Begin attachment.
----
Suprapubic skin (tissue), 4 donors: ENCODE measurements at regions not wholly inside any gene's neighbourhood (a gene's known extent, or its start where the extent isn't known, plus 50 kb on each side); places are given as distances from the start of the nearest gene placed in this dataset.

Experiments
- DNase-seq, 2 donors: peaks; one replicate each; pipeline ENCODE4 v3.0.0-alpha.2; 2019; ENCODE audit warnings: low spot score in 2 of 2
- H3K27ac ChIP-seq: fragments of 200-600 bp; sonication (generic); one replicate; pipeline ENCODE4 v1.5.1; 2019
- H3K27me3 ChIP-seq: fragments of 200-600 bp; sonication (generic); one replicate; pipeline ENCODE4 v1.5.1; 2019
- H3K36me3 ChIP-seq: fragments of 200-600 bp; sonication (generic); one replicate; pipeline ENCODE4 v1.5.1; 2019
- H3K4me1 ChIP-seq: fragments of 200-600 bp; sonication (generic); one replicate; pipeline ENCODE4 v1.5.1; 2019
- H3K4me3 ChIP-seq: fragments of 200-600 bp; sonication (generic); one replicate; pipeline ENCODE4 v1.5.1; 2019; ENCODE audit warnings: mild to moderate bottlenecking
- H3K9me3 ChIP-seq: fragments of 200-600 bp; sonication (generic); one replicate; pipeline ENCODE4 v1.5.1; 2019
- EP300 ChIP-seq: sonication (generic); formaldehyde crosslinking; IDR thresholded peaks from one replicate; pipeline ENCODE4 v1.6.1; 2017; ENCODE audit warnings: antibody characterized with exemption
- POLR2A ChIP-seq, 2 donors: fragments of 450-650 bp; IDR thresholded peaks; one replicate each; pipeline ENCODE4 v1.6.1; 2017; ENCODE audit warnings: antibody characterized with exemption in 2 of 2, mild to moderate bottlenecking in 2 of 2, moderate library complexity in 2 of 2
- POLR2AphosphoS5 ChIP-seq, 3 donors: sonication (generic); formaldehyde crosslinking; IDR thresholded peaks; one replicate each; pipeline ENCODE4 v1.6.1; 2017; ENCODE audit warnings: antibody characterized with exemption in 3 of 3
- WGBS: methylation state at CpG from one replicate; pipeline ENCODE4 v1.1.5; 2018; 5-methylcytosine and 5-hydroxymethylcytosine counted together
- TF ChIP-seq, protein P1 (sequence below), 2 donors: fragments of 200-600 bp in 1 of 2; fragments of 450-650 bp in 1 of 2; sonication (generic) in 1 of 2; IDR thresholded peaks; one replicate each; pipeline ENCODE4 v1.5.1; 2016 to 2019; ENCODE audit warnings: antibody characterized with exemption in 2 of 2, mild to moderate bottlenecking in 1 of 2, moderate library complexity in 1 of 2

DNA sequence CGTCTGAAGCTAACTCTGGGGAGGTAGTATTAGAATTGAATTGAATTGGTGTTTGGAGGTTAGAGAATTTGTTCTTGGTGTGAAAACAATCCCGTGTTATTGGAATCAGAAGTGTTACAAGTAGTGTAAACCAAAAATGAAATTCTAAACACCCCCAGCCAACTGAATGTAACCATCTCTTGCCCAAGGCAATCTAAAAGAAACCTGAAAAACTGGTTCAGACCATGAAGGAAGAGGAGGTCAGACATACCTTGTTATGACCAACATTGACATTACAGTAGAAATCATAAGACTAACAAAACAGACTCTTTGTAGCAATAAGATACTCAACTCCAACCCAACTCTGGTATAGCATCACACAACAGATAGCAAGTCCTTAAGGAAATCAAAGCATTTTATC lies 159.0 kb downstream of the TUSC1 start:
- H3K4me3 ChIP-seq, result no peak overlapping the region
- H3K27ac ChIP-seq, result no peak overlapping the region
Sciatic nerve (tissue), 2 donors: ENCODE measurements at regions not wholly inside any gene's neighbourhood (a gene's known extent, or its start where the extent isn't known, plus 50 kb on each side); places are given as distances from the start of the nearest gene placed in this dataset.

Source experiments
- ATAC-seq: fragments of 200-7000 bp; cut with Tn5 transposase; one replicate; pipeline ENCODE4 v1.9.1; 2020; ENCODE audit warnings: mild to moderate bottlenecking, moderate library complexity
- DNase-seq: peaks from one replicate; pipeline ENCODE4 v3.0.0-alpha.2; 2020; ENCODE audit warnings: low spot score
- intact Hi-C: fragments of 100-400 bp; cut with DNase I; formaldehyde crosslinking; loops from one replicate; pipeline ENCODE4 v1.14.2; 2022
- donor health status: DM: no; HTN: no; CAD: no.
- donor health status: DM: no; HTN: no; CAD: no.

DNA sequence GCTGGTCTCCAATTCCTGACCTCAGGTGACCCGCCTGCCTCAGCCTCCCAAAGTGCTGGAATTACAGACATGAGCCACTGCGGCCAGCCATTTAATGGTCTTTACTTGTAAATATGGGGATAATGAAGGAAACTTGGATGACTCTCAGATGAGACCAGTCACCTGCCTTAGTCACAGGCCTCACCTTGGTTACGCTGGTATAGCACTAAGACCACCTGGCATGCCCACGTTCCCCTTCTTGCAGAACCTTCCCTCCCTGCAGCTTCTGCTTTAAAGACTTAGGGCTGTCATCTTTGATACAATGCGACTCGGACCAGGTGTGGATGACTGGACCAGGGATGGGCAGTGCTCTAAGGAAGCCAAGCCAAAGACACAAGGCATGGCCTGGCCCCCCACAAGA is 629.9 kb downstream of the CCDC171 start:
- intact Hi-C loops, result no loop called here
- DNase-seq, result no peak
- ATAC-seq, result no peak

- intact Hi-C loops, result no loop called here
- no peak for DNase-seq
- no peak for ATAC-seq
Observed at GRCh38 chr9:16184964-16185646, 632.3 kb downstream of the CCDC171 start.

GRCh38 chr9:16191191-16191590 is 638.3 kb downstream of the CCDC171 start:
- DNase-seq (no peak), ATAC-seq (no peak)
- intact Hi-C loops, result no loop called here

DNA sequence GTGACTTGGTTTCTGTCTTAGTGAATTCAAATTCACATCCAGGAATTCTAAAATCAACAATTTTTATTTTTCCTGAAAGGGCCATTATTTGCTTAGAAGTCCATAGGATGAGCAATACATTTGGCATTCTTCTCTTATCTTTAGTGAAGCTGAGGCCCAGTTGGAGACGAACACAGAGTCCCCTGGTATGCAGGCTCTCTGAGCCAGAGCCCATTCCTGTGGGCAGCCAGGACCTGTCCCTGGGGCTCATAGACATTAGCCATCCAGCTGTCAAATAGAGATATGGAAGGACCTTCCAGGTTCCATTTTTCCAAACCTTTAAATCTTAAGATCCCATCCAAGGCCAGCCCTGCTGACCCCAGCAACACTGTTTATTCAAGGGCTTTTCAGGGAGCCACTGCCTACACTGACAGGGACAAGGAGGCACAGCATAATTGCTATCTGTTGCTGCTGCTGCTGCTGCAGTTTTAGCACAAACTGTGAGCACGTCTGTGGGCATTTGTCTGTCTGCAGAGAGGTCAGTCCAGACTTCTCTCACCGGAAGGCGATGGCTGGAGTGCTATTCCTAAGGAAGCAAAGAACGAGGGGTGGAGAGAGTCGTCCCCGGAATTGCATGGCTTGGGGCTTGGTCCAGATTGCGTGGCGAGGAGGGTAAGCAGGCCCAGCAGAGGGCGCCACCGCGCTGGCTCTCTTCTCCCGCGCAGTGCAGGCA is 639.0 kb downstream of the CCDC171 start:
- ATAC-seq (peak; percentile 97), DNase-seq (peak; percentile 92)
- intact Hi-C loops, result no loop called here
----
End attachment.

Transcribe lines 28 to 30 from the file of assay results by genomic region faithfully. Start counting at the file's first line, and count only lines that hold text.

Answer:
- ATAC-seq, result no peak

- intact Hi-C loops, result no loop called here
- no peak for DNase-seq